So far, Libra has borrowed the best ideas from ten years of blockchain innovation and come up with none of its own and its governance model is similar to that of Hedera Hashgraph and the Hedera Council, albeit with a steroid injection.
The future constraints to the shareholder model
Just as the axis of global governance models is shifting so too is it in corporate governance. The nature of ‘the firm’ is rapidly changing in the Information Age and intangible assets are now regarded as the most important driver of corporate value as opposed to tangibles accumulated in the industrial model.
This poses problems for those still operating in the ‘old model’ including:
- Difficulty in valuing intangible assets in digitally native organizations
- A continuing decline in corporate accounting and auditing standards
- Better forms of fundraising and rights issuance than IPOs, Security Token Offerings
- Growing social and political call for corporations to account for ‘external costs’
- Mounting social costs for corporations such as climate change value-at-risk.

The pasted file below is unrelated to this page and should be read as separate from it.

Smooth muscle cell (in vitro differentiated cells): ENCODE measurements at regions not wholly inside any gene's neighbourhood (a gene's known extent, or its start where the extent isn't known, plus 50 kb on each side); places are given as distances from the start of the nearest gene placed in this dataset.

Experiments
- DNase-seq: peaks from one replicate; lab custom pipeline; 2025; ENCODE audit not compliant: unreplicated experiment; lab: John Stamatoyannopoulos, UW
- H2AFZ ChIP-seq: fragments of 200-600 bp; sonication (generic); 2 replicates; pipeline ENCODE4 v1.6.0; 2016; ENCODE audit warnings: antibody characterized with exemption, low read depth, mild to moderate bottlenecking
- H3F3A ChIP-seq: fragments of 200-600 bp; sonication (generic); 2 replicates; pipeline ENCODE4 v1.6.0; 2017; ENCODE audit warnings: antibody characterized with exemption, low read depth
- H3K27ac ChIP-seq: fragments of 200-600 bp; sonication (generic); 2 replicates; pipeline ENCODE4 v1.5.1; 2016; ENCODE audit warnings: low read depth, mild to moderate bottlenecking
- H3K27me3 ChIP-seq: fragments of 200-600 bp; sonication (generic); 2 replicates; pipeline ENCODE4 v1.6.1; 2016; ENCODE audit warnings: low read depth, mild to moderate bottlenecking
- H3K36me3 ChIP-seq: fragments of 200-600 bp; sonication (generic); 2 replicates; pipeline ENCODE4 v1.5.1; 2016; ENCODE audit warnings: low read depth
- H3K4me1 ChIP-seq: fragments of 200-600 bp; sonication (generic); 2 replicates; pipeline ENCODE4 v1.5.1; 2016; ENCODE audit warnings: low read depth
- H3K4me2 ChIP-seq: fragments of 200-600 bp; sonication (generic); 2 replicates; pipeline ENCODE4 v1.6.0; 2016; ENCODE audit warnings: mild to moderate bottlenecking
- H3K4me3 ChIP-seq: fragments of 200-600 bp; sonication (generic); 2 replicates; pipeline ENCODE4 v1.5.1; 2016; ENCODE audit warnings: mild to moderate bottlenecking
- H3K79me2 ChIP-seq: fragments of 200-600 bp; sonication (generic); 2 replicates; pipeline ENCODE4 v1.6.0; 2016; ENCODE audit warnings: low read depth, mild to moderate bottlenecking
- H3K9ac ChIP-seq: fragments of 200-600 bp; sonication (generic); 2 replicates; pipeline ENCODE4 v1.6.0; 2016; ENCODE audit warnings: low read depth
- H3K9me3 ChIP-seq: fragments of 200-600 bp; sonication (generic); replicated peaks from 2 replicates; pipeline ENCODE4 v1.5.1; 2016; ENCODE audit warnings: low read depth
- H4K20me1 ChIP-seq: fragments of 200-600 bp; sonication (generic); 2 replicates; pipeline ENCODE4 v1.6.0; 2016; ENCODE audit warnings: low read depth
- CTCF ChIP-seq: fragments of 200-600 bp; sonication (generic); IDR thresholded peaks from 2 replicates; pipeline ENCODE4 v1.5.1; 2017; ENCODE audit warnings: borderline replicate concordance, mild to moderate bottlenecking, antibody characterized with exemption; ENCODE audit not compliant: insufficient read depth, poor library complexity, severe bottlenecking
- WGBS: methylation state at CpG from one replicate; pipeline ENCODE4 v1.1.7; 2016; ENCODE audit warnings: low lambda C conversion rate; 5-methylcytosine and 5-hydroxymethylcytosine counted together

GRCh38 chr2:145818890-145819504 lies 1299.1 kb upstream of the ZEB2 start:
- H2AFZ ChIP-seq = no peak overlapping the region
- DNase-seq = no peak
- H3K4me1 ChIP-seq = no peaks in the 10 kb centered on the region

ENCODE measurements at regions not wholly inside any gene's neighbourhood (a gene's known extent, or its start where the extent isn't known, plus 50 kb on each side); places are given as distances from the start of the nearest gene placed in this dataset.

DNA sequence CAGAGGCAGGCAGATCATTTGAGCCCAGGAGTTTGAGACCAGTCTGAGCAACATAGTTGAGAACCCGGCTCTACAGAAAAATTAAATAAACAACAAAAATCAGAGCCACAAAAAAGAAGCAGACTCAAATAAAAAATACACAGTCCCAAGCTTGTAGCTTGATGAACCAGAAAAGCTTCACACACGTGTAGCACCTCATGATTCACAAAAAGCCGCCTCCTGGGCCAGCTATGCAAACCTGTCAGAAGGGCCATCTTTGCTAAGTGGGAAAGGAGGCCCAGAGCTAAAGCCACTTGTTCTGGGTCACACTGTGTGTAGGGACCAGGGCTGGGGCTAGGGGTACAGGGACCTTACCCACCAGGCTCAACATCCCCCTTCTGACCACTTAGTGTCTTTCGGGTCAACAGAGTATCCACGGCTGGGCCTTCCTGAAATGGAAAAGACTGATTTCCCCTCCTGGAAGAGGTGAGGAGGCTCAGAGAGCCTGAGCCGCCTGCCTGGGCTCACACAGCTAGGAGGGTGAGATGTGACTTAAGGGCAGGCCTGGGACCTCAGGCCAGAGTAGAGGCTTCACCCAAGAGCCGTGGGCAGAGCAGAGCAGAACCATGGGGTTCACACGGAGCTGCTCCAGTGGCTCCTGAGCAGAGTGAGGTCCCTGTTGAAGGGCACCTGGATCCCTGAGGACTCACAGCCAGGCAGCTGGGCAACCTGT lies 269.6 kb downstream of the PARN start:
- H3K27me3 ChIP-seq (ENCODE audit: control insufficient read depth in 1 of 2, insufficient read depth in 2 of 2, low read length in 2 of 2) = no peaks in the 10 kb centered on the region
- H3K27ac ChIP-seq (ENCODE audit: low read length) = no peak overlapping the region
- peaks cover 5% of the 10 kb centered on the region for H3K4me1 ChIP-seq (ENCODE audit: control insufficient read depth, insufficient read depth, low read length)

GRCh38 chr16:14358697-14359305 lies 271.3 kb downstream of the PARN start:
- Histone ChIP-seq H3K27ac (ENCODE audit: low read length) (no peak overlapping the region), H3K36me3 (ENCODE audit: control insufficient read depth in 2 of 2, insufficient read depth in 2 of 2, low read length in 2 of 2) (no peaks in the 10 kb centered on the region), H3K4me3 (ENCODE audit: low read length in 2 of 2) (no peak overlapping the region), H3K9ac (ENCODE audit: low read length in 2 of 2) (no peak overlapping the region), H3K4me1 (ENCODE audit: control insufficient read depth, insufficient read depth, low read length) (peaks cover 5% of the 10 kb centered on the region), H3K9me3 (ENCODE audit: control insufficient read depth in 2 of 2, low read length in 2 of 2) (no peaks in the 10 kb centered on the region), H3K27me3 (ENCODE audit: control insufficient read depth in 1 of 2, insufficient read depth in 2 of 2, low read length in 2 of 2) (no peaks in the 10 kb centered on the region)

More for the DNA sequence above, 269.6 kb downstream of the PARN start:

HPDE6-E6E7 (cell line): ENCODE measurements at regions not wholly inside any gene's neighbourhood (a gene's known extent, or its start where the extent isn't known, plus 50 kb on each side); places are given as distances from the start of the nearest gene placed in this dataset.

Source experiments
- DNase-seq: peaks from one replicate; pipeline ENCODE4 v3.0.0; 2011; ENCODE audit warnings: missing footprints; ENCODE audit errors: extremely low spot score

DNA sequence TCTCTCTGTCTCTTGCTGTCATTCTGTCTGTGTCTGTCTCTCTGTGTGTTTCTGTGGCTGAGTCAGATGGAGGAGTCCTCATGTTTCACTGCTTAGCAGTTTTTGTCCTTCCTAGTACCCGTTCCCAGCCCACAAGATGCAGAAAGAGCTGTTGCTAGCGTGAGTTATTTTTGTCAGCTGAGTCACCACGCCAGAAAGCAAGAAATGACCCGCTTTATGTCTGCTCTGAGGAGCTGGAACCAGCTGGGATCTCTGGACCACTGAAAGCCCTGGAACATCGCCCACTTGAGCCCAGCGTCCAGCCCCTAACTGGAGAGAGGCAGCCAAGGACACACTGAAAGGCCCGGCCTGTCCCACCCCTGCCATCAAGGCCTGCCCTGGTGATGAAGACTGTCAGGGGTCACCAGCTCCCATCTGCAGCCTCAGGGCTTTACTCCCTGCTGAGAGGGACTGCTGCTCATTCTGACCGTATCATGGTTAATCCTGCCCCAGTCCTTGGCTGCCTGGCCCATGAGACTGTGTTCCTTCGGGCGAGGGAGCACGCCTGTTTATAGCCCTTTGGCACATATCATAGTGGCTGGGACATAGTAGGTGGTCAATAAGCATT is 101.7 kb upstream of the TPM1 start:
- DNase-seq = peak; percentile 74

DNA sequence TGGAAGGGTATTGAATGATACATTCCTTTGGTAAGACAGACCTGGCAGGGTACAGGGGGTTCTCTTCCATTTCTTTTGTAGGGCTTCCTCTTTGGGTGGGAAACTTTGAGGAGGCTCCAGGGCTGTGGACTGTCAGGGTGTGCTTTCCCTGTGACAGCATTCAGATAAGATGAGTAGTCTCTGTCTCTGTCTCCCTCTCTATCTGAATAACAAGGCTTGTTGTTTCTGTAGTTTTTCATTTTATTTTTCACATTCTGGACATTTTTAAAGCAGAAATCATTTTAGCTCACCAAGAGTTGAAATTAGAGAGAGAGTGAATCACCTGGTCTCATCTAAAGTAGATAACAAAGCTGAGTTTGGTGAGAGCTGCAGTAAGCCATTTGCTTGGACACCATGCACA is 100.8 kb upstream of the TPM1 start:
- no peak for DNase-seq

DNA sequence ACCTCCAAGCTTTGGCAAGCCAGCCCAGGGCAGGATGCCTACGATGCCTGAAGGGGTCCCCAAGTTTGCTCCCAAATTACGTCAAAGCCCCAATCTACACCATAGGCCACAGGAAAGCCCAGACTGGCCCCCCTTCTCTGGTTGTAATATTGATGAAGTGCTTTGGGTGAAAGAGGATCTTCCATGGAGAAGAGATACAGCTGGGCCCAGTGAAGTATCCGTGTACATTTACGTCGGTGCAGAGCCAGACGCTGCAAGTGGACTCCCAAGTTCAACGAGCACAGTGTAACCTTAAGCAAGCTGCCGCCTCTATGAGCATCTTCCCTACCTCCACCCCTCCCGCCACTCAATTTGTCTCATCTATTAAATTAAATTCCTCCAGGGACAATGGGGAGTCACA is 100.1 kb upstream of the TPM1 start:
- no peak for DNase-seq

- A concentration of share value, ownership and corporate earnings in industry oligopolies
- Passive investment strategies have increased systemic risk in global stockmarkets
The future of the firm
The latest BNC Research report, The Future of the Firm looks at the game theory behind mass scale decentralized cooperation and why organizations operating this way will be superior to today’s corporate firm structure.
For investors, DAOs may eventually becoming a less risky investment class compared to shares in a regular company, with more predictable ROI as they minimize two of the greatest risks in the running of a company – human error and self-interests. They currently also offer better passive returns than most stock dividends in the form of coin-staking and running of masternodes.
Whether it achieves this ambitious plan or not, Facebook has just expedited the adoption of blockchain, cryptocurrencies and decentralized organization for better or worse.